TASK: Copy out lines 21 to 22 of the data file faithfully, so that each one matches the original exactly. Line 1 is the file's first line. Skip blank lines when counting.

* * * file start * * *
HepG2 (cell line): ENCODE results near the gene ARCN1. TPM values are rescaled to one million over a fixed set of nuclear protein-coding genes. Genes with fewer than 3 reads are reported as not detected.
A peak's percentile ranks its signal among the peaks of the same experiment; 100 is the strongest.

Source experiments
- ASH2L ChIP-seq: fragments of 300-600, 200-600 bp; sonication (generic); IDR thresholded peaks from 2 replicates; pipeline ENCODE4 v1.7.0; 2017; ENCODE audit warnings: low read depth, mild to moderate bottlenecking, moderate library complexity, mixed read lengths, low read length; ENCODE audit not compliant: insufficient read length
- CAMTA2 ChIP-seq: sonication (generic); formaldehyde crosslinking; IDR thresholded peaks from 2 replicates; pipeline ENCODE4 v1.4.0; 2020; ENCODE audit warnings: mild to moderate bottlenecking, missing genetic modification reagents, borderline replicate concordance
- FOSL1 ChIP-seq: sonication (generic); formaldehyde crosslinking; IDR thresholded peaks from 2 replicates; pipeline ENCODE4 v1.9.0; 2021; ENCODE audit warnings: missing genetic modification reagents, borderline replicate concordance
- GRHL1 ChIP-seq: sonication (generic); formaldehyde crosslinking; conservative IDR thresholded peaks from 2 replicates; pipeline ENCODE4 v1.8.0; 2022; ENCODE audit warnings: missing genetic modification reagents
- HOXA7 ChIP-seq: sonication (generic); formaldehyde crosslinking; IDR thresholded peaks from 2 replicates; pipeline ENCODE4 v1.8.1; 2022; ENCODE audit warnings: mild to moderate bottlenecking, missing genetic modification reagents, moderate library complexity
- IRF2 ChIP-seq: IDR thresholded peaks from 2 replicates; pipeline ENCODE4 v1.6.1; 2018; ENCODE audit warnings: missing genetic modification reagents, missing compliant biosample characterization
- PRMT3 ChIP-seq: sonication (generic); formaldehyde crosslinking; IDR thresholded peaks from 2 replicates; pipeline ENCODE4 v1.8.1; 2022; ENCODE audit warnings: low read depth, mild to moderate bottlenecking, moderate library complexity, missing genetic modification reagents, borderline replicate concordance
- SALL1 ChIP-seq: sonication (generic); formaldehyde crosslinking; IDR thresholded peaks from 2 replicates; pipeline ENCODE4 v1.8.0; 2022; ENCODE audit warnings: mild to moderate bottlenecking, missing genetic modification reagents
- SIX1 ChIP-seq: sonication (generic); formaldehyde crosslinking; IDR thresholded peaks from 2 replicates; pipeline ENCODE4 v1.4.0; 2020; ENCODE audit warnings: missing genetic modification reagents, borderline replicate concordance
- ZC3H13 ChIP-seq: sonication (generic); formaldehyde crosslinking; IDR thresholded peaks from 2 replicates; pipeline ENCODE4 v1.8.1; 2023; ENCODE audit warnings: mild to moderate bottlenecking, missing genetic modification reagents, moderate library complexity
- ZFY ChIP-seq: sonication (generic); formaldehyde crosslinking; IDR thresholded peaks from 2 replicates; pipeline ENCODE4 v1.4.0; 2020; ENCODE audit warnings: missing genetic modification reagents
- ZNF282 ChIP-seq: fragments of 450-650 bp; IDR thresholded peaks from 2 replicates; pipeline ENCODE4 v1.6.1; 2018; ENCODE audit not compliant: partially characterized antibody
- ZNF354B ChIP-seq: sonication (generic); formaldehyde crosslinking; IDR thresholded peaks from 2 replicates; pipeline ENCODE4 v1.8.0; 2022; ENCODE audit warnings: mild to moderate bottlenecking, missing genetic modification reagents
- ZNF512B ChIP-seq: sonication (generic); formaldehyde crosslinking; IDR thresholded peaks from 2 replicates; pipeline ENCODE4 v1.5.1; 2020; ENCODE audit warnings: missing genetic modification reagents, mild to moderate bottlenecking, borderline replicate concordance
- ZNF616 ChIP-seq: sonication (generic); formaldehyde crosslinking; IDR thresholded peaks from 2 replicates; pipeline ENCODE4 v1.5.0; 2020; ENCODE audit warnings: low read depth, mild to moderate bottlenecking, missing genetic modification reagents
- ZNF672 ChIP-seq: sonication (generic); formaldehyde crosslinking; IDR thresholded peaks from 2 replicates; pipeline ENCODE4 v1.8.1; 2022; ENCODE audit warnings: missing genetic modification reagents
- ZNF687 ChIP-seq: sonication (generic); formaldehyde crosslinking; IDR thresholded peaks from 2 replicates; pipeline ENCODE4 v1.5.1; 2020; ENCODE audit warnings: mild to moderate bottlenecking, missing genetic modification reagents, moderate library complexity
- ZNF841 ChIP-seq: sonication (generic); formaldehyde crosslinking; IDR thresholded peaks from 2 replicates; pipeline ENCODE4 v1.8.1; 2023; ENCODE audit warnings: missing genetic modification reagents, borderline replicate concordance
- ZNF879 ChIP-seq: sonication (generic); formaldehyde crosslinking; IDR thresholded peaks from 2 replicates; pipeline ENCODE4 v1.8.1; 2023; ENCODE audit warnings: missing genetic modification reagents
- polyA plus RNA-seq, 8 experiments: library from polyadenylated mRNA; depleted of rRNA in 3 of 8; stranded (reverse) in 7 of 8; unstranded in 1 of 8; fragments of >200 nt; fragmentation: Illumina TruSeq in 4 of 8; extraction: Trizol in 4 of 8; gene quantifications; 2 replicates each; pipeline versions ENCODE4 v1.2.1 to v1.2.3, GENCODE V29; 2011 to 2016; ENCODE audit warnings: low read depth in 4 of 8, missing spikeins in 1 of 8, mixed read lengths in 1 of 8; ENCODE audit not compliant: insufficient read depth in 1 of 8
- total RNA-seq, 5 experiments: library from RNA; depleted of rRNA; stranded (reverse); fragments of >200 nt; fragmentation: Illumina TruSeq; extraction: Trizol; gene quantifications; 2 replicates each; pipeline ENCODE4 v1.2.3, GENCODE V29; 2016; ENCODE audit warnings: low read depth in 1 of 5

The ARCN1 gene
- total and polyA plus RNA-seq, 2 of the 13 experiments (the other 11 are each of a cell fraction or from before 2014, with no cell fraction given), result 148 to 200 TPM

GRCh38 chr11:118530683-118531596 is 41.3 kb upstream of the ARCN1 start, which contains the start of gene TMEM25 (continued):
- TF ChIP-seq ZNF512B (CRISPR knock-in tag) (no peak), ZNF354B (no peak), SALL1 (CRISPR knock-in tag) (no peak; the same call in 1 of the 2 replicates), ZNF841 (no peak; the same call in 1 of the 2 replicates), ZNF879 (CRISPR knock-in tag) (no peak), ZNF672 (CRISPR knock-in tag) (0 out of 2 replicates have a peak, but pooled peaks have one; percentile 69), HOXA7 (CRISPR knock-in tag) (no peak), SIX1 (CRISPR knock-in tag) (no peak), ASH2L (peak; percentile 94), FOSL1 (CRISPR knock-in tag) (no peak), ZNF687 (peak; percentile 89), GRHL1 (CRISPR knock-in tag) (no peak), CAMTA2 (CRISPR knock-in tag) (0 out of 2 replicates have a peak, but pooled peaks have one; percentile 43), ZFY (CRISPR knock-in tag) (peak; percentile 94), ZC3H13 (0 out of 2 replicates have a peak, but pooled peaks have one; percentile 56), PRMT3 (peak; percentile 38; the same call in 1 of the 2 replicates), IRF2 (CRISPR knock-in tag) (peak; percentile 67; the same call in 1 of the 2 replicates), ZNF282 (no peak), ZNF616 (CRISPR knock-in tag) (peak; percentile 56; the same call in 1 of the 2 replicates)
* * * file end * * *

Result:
- ZNF841 ChIP-seq: sonication (generic); formaldehyde crosslinking; IDR thresholded peaks from 2 replicates; pipeline ENCODE4 v1.8.1; 2023; ENCODE audit warnings: missing genetic modification reagents, borderline replicate concordance
- ZNF879 ChIP-seq: sonication (generic); formaldehyde crosslinking; IDR thresholded peaks from 2 replicates; pipeline ENCODE4 v1.8.1; 2023; ENCODE audit warnings: missing genetic modification reagents